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Washington Monument

TRAVEL
June 18, 2000 | WASHINGTON POST
The Washington Monument will not open during the Fourth of July weekend, spoiling what was expected to be the centerpiece of this year's observance of the holiday, and may be closed until the end of the summer, according to the National Park Service. A celebration of the restoration had been in the works for more than two years for the Fourth of July weekend, Mall Superintendent Arnold Goldstein said, but he added that the holiday observance won't include a public viewing of the $9.
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NATIONAL
October 22, 2013 | By Becca Clemons
WASHINGTON - Visitors to Washington have seen the iconic Washington Monument don a blanket of scaffolding while it undergoes repairs from an earthquake. Soon they will see a similar look at the opposite end of the National Mall. For about two years the Capitol dome will be covered with scaffolding while it gets its first complete restoration in more than five decades, starting next month. The project, budgeted at nearly $60 million, is handled by the office of the architect of the Capitol, while the National Park Service oversees the Washington Monument's repairs just more than a mile away.
NEWS
July 2, 2000 | From the Washington Post
A counter-terrorism study commissioned by the National Park Service concludes that Washington's monuments, particularly those on the Mall, are vulnerable to terrorist attacks and that the federal police force charged with protecting them is understaffed and poorly funded.
ENTERTAINMENT
August 12, 2005 | From the Washington Post
Two very different musical events are planned for the nation's capital next month. On Sept. 11, country singer Clint Black will headline the America Supports You concert in support of the military and the victims of the Sept. 11, 2001, attacks. The concert on the Washington Mall will follow a Freedom Walk, sponsored by the Department of Defense, which will begin at the Pentagon and conclude by the Mall's Reflecting Pool.
NEWS
November 16, 2011 | By Michael A. Memoli
The U.S. Secret Service is working to determine whether damage to an exterior window of the White House is linked to a Friday night shooting near the Washington Monument, after bullets were discovered at the presidential mansion Tuesday. The Secret Service's Uniformed Division, Washington's Metropolitan Police Department, the U.S. Park Police and other law enforcement agencies continue a joint effort to locate 21-year-old Oscar Ortega-Hernandez, based on evidence recovered from a vehicle found in the 2300 block of Constitution Avenue near the National Mall on Friday night after reports of shots fired near the Washington Monument.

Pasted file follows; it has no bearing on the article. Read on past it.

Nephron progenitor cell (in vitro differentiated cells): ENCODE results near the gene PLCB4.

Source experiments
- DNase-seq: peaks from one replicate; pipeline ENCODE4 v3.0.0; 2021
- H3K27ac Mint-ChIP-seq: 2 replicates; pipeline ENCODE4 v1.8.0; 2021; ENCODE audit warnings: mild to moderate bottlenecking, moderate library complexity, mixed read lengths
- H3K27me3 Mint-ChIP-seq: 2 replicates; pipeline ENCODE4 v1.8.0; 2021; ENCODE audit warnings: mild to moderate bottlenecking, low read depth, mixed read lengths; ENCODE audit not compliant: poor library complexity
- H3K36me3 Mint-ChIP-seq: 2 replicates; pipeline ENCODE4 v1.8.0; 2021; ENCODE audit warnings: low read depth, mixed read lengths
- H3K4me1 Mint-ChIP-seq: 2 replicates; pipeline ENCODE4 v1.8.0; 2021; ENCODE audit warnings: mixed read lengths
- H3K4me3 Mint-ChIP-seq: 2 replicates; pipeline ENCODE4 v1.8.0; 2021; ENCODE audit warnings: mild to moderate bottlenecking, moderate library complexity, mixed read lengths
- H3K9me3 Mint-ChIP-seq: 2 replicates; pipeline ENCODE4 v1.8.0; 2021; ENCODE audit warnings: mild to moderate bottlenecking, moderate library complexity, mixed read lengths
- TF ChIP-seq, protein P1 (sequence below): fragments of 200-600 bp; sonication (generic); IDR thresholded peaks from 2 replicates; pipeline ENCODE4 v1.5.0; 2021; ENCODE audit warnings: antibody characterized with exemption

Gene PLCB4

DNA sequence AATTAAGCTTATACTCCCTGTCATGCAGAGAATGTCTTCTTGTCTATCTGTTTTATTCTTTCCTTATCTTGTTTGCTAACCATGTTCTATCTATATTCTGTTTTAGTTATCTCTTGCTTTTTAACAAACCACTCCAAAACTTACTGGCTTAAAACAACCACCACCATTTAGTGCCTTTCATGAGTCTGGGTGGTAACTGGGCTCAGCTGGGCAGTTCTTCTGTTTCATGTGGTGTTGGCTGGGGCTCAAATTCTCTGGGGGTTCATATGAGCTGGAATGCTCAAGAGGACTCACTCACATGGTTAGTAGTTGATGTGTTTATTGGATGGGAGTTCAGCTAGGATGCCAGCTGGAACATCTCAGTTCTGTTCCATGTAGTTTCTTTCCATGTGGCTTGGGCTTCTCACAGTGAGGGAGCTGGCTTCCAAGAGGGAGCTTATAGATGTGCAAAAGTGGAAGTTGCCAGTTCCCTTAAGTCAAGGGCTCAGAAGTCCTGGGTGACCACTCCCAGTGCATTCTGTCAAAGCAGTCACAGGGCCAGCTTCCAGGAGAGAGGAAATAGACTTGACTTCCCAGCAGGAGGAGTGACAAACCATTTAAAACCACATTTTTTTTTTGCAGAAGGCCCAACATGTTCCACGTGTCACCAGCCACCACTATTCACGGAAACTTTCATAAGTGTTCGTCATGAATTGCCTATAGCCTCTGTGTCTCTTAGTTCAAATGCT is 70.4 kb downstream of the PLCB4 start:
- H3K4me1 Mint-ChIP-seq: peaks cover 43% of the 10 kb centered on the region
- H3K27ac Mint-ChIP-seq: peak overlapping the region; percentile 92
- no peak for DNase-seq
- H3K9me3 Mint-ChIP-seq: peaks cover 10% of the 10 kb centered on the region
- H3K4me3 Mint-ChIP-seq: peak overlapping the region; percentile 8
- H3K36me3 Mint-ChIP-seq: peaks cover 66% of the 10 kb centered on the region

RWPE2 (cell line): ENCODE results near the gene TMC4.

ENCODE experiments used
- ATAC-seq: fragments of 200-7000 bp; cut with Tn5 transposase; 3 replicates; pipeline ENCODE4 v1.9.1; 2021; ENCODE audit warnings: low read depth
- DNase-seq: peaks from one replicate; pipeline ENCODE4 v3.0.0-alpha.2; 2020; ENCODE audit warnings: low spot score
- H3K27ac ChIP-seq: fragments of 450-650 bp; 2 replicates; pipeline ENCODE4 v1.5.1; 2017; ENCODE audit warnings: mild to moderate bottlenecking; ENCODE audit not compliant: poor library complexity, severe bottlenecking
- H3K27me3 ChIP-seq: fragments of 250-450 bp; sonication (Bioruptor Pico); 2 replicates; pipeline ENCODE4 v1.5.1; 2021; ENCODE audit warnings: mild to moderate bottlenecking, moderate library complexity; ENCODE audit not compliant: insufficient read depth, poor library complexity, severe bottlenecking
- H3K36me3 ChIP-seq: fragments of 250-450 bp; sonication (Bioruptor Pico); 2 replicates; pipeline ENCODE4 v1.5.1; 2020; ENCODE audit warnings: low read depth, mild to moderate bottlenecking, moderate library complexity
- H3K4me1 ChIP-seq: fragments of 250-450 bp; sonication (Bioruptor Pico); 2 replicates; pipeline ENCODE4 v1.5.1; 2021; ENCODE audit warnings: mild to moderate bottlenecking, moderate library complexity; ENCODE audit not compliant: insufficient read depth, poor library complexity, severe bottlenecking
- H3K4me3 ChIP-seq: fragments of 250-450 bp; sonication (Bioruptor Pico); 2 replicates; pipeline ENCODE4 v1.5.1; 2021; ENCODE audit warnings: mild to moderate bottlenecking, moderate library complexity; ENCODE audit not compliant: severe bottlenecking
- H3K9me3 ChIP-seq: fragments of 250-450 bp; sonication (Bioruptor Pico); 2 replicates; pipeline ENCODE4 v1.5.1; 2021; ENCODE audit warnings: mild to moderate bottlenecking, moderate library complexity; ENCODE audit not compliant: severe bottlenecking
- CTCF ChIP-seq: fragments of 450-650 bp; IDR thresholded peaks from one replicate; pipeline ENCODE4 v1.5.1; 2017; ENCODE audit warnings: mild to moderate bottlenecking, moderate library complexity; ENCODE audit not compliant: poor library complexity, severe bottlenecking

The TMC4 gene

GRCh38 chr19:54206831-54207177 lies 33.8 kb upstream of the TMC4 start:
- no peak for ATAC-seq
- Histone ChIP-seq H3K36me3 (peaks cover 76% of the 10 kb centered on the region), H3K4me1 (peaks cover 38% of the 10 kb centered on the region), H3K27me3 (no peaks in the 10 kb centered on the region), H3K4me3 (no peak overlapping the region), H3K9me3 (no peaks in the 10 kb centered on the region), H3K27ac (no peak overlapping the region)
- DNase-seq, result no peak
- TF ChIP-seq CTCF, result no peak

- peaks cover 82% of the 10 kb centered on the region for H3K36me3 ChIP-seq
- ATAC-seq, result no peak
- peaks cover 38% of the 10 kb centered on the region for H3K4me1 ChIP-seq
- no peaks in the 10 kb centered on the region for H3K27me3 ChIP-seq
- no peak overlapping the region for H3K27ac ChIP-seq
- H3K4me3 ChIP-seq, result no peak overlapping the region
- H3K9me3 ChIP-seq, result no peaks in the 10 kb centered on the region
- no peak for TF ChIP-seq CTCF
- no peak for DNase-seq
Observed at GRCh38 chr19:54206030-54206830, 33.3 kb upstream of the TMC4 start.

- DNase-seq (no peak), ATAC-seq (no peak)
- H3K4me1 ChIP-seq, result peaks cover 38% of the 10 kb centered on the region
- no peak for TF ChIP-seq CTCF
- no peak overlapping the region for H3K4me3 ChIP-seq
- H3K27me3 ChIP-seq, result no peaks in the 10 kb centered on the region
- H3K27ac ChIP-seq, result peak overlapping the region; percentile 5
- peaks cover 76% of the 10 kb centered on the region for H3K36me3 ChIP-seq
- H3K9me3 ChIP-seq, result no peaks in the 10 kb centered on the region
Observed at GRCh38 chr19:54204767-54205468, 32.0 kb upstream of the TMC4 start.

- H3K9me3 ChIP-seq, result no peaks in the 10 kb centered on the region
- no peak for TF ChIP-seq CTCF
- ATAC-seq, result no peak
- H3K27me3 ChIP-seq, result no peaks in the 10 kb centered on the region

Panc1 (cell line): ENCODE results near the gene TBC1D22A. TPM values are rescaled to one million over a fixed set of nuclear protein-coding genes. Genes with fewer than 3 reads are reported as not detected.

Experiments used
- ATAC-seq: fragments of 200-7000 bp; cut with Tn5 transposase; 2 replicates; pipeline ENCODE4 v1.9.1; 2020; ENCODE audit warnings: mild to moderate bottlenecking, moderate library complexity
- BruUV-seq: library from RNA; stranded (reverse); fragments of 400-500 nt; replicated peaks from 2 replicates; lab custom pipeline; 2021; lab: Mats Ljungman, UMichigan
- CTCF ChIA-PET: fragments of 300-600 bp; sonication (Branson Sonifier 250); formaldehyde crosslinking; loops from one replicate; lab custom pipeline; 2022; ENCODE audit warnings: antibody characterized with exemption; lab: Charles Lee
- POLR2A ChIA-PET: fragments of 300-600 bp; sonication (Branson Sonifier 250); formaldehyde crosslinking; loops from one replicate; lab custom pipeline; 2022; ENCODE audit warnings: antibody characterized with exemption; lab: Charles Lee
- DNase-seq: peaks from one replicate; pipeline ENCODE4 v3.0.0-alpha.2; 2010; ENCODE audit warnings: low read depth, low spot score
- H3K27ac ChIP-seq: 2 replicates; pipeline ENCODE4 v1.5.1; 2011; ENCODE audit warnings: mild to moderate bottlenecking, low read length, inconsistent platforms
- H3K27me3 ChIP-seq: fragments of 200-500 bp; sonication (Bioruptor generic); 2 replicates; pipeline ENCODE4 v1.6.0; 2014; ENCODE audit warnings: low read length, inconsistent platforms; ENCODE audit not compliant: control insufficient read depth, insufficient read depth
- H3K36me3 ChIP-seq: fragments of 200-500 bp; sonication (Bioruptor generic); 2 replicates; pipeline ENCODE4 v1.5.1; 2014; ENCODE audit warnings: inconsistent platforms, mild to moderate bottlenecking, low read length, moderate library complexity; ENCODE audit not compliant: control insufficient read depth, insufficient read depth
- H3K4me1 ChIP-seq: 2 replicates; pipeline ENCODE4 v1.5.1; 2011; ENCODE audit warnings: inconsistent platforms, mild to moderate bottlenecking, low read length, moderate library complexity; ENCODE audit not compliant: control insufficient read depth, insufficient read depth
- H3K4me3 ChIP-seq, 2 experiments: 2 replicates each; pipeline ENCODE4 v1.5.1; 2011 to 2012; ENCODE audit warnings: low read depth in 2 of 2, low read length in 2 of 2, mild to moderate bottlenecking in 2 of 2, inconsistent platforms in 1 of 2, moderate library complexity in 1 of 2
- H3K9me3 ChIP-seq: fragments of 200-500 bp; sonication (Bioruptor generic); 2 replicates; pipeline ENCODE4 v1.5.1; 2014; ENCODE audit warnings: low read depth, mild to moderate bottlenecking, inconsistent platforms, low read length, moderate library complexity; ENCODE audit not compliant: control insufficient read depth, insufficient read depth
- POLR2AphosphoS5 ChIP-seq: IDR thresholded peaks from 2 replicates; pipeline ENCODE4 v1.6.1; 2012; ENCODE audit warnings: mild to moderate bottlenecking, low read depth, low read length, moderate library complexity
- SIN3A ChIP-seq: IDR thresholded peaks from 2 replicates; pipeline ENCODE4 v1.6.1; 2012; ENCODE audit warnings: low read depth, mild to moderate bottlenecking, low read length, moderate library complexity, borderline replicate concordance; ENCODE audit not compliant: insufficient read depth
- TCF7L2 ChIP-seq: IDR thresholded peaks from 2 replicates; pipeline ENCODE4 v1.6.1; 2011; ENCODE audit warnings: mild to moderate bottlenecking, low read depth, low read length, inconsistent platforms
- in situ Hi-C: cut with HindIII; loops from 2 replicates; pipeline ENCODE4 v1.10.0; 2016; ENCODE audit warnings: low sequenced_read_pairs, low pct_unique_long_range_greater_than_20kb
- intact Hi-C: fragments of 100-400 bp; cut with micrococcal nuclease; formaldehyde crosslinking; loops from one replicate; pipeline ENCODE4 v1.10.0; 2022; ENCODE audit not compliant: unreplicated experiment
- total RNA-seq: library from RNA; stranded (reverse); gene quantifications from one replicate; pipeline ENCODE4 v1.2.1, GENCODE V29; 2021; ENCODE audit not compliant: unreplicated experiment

TRAVEL
July 30, 2000
The Washington Monument is reopening its observation platforms, which have been closed since December 1999--and intermittently before then--as part of a three-year, $10-million renovation. Starting Monday, visitors can again ascend to the 490-foot and 500-foot-high decks of the 555-foot-tall structure, the capital's tallest, for a panoramic city view.
NEWS
October 5, 2011 | By Mary Forgione, Los Angeles Times Daily Travel & Deal blogger
The earthquake-damaged National Cathedral in Washington will reopen to visitors and worshipers Nov. 12 after spending $25 million on initial repairs. Officials at the Episcopal church warn it may take "tens of millions" of dollars more and numerous years to restore and fix the building. An online statement from cathedral officials says the need to stabilize parts of the building, including some towers, was why it took so long to reopen. But this building is used to long construction periods -- it took 80 years to complete after the cornerstone was laid in 1907.  Where will the millions for ongoing repairs come from?
NATIONAL
November 23, 2012 | By Richard Simon, Los Angeles Times
Moeller doesn't expect the height limits to be repealed "because people around the world would protest, just as they would if someone came up and said, 'I want to build a skyscraper along the Champs-Elysees.'" WASHINGTON - It blocked views. It shut out sunlight. The "great size" of the 12-story Cairo apartment building so angered the people of Washington, D.C., back in the 1890s that Congress eventually enacted a law that dramatically shaped the landscape of the nation's capital.
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